Round-up of the weekPosted on 10th June 2016
Referendum uncertainty hits rise in permanent placements
The number of permanent and temporary job placements went up during May, albeit at a slightly slower pace than in the previous month.
According to the latest Report on Jobs by the Recruitment and Employment Confederation (REC) and Markit, this is partly because of ongoing uncertainty ahead of the EU referendum.
Kevin Green, chief executive of the REC, commented: "UK businesses are now facing candidate shortages in nearly every sector of the economy.
"We need more people with the right skills for the jobs that are available. Despite this, employers are showing uncertainty about hiring in the run-up to the EU referendum."
Mr Green has therefore urged policymakers to take a "sensible approach" to immigration regardless of the outcome, so employers have access to the people they need.
"Sourcing workers from outside the UK is going to be an ongoing necessity if we are to continue seeing the British economy grow," he stated.
"The UK job market has been incredibly successful over the last seven years because of its dynamism and flexibility. Policymakers have a responsibility not to derail that success.”
Employers should be flexible on referendum day, says CBI
Businesses have been urged to be flexible on June 23rd to ensure every employee gets the chance to cast their vote.
According to the CBI, the decision on whether or not to stay in the European Union is "the biggest decision that most of us will get to vote on in our lifetimes".
Carolyn Fairbairn, director-general of the CBI, has therefore requested that employers do all they can to help their staff have the time to cast their vote.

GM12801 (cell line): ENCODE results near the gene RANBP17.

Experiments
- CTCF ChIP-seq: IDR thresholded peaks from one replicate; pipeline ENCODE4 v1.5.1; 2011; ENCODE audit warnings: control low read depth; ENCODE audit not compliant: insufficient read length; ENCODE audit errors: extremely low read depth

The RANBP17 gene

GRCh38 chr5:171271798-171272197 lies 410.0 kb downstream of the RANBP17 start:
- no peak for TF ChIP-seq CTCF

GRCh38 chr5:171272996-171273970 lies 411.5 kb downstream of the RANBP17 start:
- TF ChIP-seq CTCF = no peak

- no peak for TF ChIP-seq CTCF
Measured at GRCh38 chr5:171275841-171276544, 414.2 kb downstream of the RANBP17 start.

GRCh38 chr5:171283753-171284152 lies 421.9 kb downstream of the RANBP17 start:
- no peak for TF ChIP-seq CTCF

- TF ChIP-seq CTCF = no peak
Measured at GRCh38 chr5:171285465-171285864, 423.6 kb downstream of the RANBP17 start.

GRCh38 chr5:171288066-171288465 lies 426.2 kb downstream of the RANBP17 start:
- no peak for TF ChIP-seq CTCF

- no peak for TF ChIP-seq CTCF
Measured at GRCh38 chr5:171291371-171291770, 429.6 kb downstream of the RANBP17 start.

"That might mean showing greater flexibility on when they expect employees to arrive at work and leave for the day, or perhaps see how shift patterns can be adjusted as a one-off," she commented.
Ms Fairbairn noted that the decision on whether or not to stay in the EU will have serious implications for jobs, the economy and opportunities for young people in the coming years.
This, she said, means it is important that everybody has their say.
"Only by having a clear result, where everyone’s voice has been heard will we be able to build stability and move on after the vote, whatever the outcome," Ms Fairbairn added.
Millions of employees 'want flexibility'
The CBI's call coincides with Great Place to Work's insistence that millions of British workers want the opportunity to work flexibly.
Indeed, spokeswoman Helen Wright said research has proven that it is one of the top priorities among workers, especially millennials.
Nearly one in four employees cited this is a priority, with the figure rising to 32 per cent among the millennial generation.
Pay and other financial benefits were also significant requirements for a role among British workers, along with job security and a good location or easy commute.
Job satisfaction was found to be another key issue, with nearly one in three saying their role should be interesting and/or enjoyable.
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